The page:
Biochemical predictors of chronic kidney disease in children recovering from acute kidney injury
Keywords:acute kidney injury, children, transferrin, ceruloplasmin, chronic kidney diseases
The pressing question today is to find early informative markers for kidney interstitial injury in reconvalescents of acute kidney injury (AKI).
The aim of the study was to determine the informativeness of transferrin (TF), ceruloplasmin (CP) presence and activity level of lysosomal enzymes in urine as predictors of chronic kidney disease.
Materials and methods. The contents of TF, CP and N-acetyl-β-Dgluosaminindase (NAG) and β-galactosidase (ß-GAL) in the urine of 41 children after AKI were determined. All patients were divided into 2 groups depending on the disease duration – group 1 included 22 patients with 12 months’ duration, group 2 – 19 children with the disease duration of 2 years and more. The control group consisted of 28 conditionally healthy children.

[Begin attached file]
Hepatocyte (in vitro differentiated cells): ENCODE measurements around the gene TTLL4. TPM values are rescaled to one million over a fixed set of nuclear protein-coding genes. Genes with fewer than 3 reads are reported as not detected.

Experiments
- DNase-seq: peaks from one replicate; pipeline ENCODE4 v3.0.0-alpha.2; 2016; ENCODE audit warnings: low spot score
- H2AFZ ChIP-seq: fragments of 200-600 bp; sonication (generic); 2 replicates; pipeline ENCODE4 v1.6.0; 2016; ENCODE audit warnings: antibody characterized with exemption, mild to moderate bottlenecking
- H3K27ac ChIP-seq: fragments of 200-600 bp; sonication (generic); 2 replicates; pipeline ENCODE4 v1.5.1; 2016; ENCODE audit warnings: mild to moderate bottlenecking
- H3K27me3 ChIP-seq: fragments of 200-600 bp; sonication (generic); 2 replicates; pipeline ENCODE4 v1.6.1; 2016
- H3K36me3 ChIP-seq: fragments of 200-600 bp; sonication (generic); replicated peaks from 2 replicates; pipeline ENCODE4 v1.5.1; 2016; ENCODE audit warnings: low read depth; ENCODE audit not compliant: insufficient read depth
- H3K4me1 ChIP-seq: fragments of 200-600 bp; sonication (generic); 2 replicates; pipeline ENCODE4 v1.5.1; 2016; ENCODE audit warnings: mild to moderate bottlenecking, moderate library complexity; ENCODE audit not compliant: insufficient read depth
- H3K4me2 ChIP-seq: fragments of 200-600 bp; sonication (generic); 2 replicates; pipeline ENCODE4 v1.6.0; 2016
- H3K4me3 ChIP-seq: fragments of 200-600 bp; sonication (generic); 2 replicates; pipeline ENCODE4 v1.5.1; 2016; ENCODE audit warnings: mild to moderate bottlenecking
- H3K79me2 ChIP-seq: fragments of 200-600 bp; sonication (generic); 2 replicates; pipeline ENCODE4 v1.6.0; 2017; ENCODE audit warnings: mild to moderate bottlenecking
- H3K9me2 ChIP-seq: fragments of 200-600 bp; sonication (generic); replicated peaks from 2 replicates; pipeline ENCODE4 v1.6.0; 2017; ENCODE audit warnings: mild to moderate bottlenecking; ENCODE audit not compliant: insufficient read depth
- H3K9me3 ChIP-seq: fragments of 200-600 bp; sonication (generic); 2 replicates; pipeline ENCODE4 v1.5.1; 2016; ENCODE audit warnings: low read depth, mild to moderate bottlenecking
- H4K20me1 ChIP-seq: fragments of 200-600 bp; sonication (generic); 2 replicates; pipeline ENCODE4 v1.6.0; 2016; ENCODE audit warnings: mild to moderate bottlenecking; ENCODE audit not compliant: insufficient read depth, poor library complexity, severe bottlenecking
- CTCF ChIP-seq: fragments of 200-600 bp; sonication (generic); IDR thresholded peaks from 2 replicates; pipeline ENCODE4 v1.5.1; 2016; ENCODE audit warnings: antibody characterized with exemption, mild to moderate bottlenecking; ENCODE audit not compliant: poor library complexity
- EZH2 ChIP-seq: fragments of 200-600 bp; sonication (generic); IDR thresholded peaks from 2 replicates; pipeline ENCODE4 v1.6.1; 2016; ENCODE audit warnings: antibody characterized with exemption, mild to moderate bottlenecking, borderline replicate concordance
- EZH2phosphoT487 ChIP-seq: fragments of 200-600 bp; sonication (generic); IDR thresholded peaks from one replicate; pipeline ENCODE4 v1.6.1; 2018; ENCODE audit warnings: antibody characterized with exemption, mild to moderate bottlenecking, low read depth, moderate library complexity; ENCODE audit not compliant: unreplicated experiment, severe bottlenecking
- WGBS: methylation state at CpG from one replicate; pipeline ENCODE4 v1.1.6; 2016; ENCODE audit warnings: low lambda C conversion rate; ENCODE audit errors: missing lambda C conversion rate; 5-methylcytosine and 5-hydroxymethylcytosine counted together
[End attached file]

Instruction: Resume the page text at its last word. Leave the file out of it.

Results. The levels of NAG and ß-GAL were 8 and 3 times increased, respectively, in the patients from group 1 in comparison with the control group (P < 0.001). In the group 2 children, the enzyme levels were 4 times higher than the control, and albuminuria was observed at normal GFR (P < 0.001). An inverse correlation was established between GFR indices and activity levels of NAG (r = -0.473) and ß-GAL (r = -0.333), and a direct correlation between activity indices of GAG and ß-GAL (r = 0.845). The presence and high levels of TF in 18.8 % of children in group 1 and in 21.0 % in group 2, as well as urine CP in 72.7 % of patients in group 1 and in 78.9 % in group 2, is indicative of a progressive damage to the kidney glomerular apparatus.
Conclusions. The presence and increased quantitative parameters of TF and CP in the urine of children after AKI are early signs of damage to the kidney glomerular apparatus. Four times increased levels of the enzyme activity and albuminuria at unchanged GFR indicate an interstitial kidney injury (P < 0.001). The examinations conducted are non-invasive, relatively low cost and easy to use for children of all ages.
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